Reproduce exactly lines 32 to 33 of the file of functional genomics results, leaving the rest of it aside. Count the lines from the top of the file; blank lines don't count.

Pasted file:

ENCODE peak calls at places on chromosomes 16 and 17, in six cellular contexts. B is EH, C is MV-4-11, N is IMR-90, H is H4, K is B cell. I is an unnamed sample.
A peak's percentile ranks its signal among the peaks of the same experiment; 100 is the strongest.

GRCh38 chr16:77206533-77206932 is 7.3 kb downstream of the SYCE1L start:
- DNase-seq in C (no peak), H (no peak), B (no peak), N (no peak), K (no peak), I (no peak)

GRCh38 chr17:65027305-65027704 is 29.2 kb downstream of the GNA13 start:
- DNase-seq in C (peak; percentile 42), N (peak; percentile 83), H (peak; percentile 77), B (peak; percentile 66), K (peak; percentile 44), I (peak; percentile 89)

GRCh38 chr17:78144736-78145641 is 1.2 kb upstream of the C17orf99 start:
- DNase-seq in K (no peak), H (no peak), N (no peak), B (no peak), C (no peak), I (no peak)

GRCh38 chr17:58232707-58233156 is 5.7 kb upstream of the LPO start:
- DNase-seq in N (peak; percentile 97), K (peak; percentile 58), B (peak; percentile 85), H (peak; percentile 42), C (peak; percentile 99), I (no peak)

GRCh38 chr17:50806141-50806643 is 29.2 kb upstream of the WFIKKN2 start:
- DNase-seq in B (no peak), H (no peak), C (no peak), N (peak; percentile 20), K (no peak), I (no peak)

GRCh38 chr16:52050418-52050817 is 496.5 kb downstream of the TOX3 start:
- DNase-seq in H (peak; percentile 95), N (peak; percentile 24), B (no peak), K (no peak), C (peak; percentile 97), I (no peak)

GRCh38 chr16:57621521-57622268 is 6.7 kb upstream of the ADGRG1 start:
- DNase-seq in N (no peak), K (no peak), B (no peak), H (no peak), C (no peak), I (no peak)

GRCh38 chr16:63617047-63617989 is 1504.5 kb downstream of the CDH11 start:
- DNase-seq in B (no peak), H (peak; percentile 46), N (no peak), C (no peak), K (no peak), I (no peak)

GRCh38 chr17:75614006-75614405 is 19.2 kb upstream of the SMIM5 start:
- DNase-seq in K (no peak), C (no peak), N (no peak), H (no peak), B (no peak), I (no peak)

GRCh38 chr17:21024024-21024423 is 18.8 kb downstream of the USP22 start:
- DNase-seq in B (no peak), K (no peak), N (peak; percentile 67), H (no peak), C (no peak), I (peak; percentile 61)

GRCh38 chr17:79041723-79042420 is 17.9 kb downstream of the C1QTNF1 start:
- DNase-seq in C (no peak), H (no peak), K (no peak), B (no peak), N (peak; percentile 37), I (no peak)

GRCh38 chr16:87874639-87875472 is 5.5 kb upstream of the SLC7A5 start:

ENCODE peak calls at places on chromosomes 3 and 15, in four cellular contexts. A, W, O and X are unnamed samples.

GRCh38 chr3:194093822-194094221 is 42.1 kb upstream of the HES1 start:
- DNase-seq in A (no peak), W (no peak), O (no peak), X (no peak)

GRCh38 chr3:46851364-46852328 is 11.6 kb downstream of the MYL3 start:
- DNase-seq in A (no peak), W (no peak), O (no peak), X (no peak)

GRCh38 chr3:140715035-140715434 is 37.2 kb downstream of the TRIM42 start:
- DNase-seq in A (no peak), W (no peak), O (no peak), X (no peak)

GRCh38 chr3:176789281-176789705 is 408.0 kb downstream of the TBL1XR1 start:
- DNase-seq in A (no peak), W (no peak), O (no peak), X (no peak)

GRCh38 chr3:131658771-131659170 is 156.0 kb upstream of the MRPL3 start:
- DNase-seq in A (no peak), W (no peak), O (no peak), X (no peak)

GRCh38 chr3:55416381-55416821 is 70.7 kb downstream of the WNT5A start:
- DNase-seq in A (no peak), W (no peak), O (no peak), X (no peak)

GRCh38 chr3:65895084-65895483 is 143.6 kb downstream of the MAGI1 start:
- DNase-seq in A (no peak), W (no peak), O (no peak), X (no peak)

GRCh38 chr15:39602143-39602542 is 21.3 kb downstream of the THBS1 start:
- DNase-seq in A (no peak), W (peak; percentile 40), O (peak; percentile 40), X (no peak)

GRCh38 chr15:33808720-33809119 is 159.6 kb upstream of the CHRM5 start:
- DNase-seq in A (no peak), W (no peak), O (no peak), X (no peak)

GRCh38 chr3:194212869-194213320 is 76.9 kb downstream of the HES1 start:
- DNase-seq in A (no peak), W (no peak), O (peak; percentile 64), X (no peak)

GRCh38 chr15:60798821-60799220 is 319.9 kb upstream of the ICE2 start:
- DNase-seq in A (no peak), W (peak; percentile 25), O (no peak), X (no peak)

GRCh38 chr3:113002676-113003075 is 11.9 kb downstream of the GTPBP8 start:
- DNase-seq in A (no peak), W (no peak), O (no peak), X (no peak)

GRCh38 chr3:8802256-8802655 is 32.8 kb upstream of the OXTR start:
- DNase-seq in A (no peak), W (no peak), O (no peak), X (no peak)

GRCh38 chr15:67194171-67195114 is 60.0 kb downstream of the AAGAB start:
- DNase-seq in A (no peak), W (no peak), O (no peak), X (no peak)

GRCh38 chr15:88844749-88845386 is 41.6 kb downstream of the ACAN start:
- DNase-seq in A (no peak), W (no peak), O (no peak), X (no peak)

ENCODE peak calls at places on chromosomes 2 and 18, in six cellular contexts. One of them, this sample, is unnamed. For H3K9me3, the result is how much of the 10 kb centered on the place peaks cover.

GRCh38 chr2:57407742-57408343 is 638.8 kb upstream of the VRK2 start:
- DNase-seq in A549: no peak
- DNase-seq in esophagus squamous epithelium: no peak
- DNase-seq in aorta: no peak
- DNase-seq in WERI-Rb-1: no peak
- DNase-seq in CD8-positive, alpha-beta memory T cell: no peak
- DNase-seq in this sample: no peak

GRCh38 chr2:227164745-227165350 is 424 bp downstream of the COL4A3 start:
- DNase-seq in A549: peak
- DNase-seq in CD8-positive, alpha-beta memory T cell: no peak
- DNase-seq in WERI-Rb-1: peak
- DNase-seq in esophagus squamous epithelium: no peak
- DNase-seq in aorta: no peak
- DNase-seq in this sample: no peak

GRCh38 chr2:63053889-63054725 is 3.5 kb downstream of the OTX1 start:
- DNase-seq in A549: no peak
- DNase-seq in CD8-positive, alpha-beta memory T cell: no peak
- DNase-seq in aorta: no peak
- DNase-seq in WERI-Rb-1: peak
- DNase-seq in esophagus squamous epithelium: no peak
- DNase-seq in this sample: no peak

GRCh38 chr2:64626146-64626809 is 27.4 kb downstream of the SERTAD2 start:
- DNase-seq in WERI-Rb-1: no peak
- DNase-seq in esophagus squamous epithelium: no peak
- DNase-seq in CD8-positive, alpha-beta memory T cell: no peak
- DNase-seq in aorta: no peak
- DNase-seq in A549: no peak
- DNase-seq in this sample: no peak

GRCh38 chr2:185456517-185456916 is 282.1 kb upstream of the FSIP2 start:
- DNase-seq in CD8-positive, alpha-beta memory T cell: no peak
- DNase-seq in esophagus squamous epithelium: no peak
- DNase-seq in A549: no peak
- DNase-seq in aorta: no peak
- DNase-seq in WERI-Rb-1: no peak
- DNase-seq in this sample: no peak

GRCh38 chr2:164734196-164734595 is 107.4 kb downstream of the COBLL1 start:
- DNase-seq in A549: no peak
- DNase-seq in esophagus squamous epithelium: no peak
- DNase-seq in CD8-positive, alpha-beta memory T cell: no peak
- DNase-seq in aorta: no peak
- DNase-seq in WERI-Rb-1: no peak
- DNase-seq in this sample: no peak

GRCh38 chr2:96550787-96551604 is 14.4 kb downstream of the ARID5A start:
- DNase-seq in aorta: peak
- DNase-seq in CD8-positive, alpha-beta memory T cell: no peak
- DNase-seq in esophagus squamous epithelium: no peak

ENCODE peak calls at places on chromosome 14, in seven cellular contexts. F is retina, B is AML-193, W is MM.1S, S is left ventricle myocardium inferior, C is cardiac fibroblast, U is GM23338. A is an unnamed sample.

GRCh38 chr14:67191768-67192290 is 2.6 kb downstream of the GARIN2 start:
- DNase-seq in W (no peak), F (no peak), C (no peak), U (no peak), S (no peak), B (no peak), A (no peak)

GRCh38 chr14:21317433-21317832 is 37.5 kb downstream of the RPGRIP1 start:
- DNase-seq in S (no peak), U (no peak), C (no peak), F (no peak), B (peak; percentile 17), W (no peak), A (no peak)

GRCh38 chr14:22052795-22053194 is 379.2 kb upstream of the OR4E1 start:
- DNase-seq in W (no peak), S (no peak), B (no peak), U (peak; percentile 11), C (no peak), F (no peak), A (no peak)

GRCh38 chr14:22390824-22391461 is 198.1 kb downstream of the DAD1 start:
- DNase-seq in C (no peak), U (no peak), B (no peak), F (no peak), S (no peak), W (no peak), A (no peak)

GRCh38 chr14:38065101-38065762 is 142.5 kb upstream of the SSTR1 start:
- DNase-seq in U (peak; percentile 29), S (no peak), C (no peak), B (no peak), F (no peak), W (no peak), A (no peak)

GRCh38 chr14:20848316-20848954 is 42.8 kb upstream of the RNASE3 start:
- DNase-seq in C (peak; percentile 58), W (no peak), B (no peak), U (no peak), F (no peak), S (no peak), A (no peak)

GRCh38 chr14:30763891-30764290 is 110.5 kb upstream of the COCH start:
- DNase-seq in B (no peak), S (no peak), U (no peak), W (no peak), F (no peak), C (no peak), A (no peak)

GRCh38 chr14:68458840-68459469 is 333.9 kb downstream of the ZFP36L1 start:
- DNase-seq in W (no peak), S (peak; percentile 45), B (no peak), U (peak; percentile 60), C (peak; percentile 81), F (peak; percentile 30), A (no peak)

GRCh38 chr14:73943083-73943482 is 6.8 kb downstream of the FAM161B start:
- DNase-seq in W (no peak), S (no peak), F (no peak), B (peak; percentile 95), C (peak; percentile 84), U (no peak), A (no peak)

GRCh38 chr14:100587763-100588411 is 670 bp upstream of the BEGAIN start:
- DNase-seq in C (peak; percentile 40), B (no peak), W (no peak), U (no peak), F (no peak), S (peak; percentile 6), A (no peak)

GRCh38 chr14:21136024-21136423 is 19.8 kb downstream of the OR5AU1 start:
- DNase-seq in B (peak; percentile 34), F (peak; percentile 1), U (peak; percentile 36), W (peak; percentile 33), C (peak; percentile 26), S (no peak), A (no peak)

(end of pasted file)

- DNase-seq in A (no peak), W (no peak), O (no peak), X (no peak)

GRCh38 chr3:176789281-176789705 is 408.0 kb downstream of the TBL1XR1 start: